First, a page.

Chapter 2 : ii.
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Hazel was used to the glittering tosh and posh of politically-charged parties, but that didn’t mean she liked them that much. If given the choice, she would much rather avoid the nonsense, but her mother was somewhat important, and if she didn’t go it would considered a “great and terrible disgrace to the family name,” and besides, “didn’t she want to show support for her mother’s bid at Minister of Magic?”
If Hazel was being honest, and she generally was with herself, she did not think her mother would make a good Minister of Magic, and so she was more than a little reluctant to show support for her mother’s bid, family ties or not. The previous minister, Kinglsey Shacklebolt, was rumored to be stepping down at any time, due to some familial issues – or so she’d heard. Something to do with his wife and raising their children in such a glaring spotlight. Hazel would hate that. It was why she refused to allow her mother to set her up on dates. She knew exactly who they would be with – any and every eligible, similarly politically aligned young bachelors. There were more of them than one might have thought. And she would rather cut off a toe than be roped into a marriage with one of those clod-heads.
She needed someone who, first, wasn’t politically aligned with her mother and second, had passion for something. Anything, really, as long as it wasn’t for politics. Unbidden, the image of Seamus Finnigan appeared in the forefront of her mind. She shoved it aside but it kept coming back, like an annoying bug. And the other day she had certainly wanted to squash him like a bug. He’d been terribly rude and inconsiderate. He hadn’t even tried to see her side of the situation. It wasn’t her bloody fault that the bloody fireworks she’d bought, incidentally for the same charity ball she was currently attending, had wound up wet. She’d had nothing to do with it – and had a sinking suspicion her younger brother had. Either way, it wasn’t her fault and she deserved new fireworks, Seamus Finnigan and his “policies” be damned.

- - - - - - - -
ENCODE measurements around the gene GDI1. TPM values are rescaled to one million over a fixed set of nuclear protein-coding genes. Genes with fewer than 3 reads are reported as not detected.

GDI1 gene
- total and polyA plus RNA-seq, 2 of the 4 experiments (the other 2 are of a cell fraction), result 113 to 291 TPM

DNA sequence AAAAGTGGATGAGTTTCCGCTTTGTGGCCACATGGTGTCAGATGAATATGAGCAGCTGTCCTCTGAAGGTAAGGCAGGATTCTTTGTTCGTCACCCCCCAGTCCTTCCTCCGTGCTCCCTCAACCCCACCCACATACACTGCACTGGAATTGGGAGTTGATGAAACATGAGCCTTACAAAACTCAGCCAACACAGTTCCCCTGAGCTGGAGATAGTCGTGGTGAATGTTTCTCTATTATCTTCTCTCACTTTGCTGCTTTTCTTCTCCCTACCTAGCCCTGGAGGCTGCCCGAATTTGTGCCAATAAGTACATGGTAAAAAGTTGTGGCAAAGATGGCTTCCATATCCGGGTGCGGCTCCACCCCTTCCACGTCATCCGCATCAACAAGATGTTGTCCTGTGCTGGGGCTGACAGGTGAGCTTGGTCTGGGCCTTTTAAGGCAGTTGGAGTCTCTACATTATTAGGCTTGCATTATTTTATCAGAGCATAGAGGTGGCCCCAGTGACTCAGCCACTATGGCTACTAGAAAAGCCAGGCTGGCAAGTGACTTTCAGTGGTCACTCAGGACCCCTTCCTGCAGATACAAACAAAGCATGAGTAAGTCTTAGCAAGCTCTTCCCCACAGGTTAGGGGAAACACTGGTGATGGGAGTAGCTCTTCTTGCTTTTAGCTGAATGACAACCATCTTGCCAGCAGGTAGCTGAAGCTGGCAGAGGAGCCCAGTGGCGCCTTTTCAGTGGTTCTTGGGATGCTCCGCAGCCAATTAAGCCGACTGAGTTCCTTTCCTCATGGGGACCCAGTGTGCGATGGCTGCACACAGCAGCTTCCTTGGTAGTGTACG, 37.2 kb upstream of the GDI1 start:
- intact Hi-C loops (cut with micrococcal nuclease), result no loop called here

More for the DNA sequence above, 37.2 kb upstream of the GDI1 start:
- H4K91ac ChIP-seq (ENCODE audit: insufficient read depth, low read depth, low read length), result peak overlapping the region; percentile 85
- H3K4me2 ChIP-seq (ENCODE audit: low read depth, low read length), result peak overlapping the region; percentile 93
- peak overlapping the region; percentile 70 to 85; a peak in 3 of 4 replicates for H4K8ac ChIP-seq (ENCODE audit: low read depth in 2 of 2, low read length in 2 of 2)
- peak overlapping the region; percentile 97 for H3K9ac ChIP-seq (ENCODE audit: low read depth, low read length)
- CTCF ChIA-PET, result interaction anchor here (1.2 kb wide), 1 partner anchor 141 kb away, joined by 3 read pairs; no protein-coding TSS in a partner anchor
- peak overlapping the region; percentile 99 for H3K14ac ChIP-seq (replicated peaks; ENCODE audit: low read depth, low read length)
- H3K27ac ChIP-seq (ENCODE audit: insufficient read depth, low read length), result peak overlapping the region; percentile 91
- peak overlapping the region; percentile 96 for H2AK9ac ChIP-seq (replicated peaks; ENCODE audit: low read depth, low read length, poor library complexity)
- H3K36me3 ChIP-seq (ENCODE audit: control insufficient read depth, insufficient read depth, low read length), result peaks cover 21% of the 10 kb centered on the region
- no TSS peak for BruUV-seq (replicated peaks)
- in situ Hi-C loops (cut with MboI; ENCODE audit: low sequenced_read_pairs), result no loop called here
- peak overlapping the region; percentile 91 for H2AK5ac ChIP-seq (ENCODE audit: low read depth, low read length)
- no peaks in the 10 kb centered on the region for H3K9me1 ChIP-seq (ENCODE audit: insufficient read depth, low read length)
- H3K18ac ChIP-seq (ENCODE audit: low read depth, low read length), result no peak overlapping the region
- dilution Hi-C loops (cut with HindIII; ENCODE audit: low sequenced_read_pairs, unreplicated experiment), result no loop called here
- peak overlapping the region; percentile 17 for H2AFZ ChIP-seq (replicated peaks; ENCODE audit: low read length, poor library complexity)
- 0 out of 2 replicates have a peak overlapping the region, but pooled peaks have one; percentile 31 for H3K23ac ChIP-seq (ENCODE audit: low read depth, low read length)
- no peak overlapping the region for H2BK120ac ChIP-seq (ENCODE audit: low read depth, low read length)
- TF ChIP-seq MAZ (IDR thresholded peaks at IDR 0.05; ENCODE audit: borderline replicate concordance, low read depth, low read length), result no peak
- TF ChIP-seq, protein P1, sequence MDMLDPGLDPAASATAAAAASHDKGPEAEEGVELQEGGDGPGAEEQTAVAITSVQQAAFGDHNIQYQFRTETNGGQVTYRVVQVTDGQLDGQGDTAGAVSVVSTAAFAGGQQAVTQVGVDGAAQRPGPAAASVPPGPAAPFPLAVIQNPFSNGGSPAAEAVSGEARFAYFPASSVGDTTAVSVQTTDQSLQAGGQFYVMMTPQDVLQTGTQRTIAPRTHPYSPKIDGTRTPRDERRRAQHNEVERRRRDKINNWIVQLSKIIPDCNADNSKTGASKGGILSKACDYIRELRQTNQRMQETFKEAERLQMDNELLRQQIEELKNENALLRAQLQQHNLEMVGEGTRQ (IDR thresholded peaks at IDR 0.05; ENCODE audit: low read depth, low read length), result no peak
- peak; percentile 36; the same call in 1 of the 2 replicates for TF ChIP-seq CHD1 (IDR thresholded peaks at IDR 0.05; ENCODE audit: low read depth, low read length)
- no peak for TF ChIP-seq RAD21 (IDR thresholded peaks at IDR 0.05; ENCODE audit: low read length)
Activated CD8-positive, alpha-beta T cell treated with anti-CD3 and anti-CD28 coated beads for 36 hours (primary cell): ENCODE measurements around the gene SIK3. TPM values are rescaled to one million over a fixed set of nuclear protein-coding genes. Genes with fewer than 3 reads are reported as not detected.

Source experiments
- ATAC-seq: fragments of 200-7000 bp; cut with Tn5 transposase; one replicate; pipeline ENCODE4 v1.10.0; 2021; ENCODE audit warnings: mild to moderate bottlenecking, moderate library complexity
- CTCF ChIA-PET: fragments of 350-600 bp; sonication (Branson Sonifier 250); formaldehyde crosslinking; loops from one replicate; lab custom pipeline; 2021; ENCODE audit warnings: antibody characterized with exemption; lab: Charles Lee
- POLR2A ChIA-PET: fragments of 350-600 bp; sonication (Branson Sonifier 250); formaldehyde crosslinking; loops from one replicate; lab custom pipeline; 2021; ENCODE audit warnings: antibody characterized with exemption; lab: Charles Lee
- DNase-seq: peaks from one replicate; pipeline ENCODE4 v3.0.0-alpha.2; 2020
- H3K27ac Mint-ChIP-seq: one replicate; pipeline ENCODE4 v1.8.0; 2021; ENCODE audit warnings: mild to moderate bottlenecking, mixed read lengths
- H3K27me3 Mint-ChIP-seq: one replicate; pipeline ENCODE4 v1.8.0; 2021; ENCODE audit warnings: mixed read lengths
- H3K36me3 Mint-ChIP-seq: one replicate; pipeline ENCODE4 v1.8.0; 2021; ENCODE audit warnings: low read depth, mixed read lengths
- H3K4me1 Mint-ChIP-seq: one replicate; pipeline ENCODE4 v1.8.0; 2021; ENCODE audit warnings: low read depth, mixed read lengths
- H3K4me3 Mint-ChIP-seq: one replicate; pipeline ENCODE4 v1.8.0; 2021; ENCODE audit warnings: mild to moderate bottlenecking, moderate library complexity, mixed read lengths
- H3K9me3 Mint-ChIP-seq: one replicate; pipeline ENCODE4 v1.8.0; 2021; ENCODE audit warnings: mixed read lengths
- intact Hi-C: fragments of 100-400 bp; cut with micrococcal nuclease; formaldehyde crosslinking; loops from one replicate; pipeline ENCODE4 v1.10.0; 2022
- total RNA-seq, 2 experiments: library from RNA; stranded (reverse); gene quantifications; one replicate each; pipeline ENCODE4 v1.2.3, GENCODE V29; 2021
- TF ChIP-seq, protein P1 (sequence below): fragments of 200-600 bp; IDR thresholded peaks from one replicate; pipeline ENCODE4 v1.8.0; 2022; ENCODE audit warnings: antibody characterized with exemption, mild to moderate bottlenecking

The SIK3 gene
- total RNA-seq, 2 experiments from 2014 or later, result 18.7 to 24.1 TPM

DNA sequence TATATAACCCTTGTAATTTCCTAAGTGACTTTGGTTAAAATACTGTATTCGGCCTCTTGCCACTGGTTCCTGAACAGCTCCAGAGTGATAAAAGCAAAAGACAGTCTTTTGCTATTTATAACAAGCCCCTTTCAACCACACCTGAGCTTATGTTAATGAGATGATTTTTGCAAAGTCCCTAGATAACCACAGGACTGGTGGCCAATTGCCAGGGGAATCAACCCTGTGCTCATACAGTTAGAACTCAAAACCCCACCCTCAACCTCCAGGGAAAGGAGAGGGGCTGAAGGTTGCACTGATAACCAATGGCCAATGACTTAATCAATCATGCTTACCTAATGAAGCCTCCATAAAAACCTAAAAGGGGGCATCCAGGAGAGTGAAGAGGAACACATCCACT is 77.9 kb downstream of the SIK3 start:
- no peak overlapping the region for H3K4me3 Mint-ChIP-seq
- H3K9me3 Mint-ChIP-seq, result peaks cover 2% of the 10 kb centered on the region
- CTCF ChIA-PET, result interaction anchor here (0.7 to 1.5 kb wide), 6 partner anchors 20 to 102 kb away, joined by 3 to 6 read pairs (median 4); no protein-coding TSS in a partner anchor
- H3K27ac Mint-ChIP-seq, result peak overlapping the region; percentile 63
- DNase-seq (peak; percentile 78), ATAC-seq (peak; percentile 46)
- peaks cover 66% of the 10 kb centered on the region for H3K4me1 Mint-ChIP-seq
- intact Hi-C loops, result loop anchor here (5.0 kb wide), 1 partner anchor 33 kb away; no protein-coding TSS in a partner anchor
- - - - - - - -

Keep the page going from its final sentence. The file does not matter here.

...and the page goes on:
Unfortunately, it did not look as though she would ever be reimbursed and her mother would not get the fireworks she’d hoped for because instead of just shoving her pride back down her throat and buying new fireworks, Hazel had stomped out of Weasley’s Wizard Wheazes in a fashion similar to her five year old niece. She still hadn’t told her mother about that unexpected change in plans. Hazel figured she would realize eventually, when no fireworks ever went off. Of course, that would surely lead to being dragged off into some corner and furious whispering masked to look like a friendly conversation. Her mother was nothing if not predictable thanks to the politics she lived and breathed.
Hazel sighed and saw her mother casually heading in her direction. She decided to make the unwise decision and adjourn to the refreshments table. She wouldn’t be able to put off the conversation forever, but she would certainly postpone it for as long as possible. Besides that, she was thirsty and a flute of butterbeer was calling her name. They also had champagne, of course, and the butterbeer was really only for the underage among them, but Hazel had never really liked the taste, or affects, of alcohol. Looking like an underage witch was the sacrifice she would make, and gladly. She didn’t like to remember what had happened the last time she’d consumed too much champagne. It had been a wedding, which made the situation all that much worse.
She hugged one arm across her chest and sipped her drink slowly as she watched the whirling couples on the dance floor. It was making her dizzy just watching them. Hazel had never been a dancer. She’d hated going to the Yule Ball her sixth year, she was all left feet and her date had abandoned her for someone from Beauxbatons who was, presumably, as light as a fairy after Hazel had stepped on his foot one too many times. Since then, she’d avoided dancing, and parties where dancing would occur, in general. It seemed safer for all parties involved, and a significant amount less mortifying for her.
Hazel heard a cough, one too loud and pointed to be real, from behind her and turned to see the culprit. She blanched when she saw him. Seamus Finnigan, looking terribly unfortunate in ratty, old-looking dress robes. If her mother saw him she would have a fit and quite possibly demand to see his invitation. Speaking of, Hazel did not remember seeing his name on the guest list.